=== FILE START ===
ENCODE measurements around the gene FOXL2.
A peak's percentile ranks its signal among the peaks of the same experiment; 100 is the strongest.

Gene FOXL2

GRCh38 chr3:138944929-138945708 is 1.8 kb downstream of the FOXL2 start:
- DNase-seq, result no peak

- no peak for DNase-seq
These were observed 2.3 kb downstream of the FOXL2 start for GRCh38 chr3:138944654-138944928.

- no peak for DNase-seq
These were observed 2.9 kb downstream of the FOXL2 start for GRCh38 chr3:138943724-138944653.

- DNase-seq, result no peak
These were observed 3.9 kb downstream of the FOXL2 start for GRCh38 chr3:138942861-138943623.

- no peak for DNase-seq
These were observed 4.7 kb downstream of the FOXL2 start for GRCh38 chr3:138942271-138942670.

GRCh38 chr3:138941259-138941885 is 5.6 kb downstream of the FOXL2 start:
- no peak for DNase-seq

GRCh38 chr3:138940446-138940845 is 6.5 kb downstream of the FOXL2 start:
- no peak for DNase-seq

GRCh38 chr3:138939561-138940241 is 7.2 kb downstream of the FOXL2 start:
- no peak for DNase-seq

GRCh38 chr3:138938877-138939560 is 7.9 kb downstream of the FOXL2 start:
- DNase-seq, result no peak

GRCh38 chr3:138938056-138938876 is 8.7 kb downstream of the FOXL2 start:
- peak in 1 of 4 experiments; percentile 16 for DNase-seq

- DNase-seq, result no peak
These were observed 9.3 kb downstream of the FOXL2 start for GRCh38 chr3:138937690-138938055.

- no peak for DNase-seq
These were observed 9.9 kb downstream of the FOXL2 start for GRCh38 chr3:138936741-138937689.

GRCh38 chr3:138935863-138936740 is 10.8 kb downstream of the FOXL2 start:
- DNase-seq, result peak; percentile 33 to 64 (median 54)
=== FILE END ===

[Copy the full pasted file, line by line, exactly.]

ENCODE measurements around the gene FOXL2.
A peak's percentile ranks its signal among the peaks of the same experiment; 100 is the strongest.

Gene FOXL2

GRCh38 chr3:138944929-138945708 is 1.8 kb downstream of the FOXL2 start:
- DNase-seq, result no peak

- no peak for DNase-seq
These were observed 2.3 kb downstream of the FOXL2 start for GRCh38 chr3:138944654-138944928.

- no peak for DNase-seq
These were observed 2.9 kb downstream of the FOXL2 start for GRCh38 chr3:138943724-138944653.

- DNase-seq, result no peak
These were observed 3.9 kb downstream of the FOXL2 start for GRCh38 chr3:138942861-138943623.

- no peak for DNase-seq
These were observed 4.7 kb downstream of the FOXL2 start for GRCh38 chr3:138942271-138942670.

GRCh38 chr3:138941259-138941885 is 5.6 kb downstream of the FOXL2 start:
- no peak for DNase-seq

GRCh38 chr3:138940446-138940845 is 6.5 kb downstream of the FOXL2 start:
- no peak for DNase-seq

GRCh38 chr3:138939561-138940241 is 7.2 kb downstream of the FOXL2 start:
- no peak for DNase-seq

GRCh38 chr3:138938877-138939560 is 7.9 kb downstream of the FOXL2 start:
- DNase-seq, result no peak

GRCh38 chr3:138938056-138938876 is 8.7 kb downstream of the FOXL2 start:
- peak in 1 of 4 experiments; percentile 16 for DNase-seq

- DNase-seq, result no peak
These were observed 9.3 kb downstream of the FOXL2 start for GRCh38 chr3:138937690-138938055.

- no peak for DNase-seq
These were observed 9.9 kb downstream of the FOXL2 start for GRCh38 chr3:138936741-138937689.

GRCh38 chr3:138935863-138936740 is 10.8 kb downstream of the FOXL2 start:
- DNase-seq, result peak; percentile 33 to 64 (median 54)